The Vietnamese advance to the south coincided with new challenges to the north. In 1407 the Chinese Ming dynasty, which had overthrown Mongol rule in 1368, occupied Vietnam. By 1428, however, resistance forces under rebel leader Le Loi had restored Vietnamese independence. Le Loi mounted the throne as the first emperor of the Le dynasty, which was to last for more than 300 years.
The new ruling house retained its vigor for more than 100 years, but internal rivalries weakened the dynasty in the 16th century. In 1527 General Mac Dang Dung deposed the Le monarch and made himself ruler. The Nguyen and Trinh families, Le nobles who supported reinstatement of the Le ruler, regained control of the country by 1592. By that time an ambitious Trinh noble, Trinh Kiem, had become dominant in the Le court and had granted a member of the Nguyen family a fiefdom in the south.
This effectively divided the state into two separate administrative regions, and a rivalry developed between the Trinh and Nguyen lords. The split of Vietnam into two squabbling regimes coincided with European interest in the region. In the 16th and 17th centuries European fleets visited Vietnam carrying traders who sought wealth and missionaries who were intent on converting Vietnamese and others in the region to Christianity. To seek advantage over their rivals, the European traders and missionaries sided with one or another of the Vietnamese states, further dividing the country. By the late 18th century, the Le dynasty was near collapse. With no powerful central government, feudal lords increasingly gained control of vast rice lands.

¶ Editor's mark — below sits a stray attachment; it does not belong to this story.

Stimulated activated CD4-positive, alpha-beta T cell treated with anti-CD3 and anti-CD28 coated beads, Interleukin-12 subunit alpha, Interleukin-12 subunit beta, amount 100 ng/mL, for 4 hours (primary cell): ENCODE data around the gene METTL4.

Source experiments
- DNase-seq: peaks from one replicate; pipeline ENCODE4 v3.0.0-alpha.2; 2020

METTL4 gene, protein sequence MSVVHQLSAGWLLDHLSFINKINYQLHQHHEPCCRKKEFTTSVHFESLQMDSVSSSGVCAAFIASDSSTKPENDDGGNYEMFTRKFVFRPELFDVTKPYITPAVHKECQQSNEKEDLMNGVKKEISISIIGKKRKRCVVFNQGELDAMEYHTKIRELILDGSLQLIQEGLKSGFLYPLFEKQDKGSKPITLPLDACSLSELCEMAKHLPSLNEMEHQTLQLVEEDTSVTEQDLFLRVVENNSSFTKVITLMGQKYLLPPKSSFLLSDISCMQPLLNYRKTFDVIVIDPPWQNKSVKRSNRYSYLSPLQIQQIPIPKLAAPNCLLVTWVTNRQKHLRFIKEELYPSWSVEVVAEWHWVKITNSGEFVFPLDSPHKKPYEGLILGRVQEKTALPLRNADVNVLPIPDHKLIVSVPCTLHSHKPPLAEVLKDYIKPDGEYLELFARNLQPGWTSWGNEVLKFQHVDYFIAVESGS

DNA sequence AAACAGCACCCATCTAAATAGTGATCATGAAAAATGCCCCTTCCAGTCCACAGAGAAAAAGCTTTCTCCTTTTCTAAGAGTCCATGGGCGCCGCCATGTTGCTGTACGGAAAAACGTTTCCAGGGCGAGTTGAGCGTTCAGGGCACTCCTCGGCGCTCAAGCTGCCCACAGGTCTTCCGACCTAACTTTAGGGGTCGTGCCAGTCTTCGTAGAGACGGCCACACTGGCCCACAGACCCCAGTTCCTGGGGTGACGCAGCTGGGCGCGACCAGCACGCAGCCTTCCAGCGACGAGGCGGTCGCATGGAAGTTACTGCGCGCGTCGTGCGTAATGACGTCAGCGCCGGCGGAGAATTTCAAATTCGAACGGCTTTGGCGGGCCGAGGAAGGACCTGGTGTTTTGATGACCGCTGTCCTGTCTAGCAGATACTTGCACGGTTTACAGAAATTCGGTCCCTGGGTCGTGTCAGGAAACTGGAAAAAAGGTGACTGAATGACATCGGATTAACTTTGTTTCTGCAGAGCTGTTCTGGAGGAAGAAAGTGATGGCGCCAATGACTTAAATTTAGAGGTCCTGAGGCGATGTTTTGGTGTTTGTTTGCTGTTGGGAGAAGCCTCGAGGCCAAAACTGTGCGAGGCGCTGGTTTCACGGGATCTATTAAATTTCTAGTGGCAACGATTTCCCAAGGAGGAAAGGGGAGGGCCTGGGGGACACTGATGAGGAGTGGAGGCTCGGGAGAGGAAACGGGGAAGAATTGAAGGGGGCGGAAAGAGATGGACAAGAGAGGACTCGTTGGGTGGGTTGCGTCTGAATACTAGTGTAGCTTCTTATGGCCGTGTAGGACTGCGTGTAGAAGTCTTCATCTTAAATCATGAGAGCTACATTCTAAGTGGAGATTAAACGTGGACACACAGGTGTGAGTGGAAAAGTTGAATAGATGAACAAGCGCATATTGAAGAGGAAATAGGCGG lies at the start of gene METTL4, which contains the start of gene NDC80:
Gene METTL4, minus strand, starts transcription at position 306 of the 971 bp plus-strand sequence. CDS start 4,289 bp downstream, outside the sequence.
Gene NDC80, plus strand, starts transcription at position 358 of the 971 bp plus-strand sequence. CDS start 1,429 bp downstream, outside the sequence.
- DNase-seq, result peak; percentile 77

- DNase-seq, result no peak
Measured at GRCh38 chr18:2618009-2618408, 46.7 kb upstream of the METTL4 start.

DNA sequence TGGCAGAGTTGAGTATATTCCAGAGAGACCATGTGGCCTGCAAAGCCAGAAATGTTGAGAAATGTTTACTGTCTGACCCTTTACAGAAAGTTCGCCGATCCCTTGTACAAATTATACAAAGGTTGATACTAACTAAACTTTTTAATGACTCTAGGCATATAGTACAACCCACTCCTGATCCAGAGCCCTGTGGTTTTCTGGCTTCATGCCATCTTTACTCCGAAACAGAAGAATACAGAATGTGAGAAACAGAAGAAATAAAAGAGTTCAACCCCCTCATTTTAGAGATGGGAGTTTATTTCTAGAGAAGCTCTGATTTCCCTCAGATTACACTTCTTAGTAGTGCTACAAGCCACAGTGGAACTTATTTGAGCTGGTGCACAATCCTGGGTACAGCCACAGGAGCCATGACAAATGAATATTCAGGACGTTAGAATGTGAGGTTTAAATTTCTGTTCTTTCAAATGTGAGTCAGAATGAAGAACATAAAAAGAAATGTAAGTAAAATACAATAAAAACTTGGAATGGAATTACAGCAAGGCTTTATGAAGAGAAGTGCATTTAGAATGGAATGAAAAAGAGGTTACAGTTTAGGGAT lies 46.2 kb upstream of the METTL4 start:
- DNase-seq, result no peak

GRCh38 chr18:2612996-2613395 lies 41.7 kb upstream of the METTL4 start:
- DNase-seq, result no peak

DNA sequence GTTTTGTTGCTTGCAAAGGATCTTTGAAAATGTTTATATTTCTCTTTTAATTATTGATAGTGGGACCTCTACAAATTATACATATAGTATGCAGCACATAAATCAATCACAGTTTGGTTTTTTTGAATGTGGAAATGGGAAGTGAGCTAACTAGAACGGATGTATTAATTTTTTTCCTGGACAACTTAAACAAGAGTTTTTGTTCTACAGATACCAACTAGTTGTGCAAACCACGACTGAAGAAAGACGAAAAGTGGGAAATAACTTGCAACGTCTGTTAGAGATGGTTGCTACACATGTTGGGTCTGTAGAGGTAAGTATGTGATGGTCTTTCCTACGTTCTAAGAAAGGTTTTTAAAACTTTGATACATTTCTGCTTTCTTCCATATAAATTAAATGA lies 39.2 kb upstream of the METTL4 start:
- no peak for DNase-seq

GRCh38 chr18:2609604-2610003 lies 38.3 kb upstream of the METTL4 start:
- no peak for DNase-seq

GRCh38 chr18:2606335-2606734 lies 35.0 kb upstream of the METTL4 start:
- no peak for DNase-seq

In 1773 three brothers from the village of Tay Son in central Vietnam launched a peasant rebellion against the corruption and misrule of the Nguyen court. In each village they captured, the Tay Son confiscated land from the wealthy and redistributed it to the poor.
By 1783 the Tay Son rebellion succeeded in overthrowing the Nguyen family in the south. The Tay Son brothers, as they were popularly called, then turned their forces against the Trinh government in the north. By 1789 the ablest of the brothers, Nguyen Hue (no relation to the Nguyen family that had controlled the south), gained control of the north and declared himself founder of a new dynasty. His death in 1792, however, left a power vacuum. Meanwhile, Nguyen Anh, the sole surviving heir of the Nguyen house in the south, had assembled a force to retake Vietnam. By 1789 his forces had recaptured most of the former Nguyen territory. They then moved north and in 1802 defeated the Tay Son armies. Nguyen Anh established a new Nguyen dynasty, with its capital at Hue in central Vietnam to symbolize the newly restored unity of the country. Encarta "Vietnam" © Emmanuel BUCHOT, Encarta, Wikipedia
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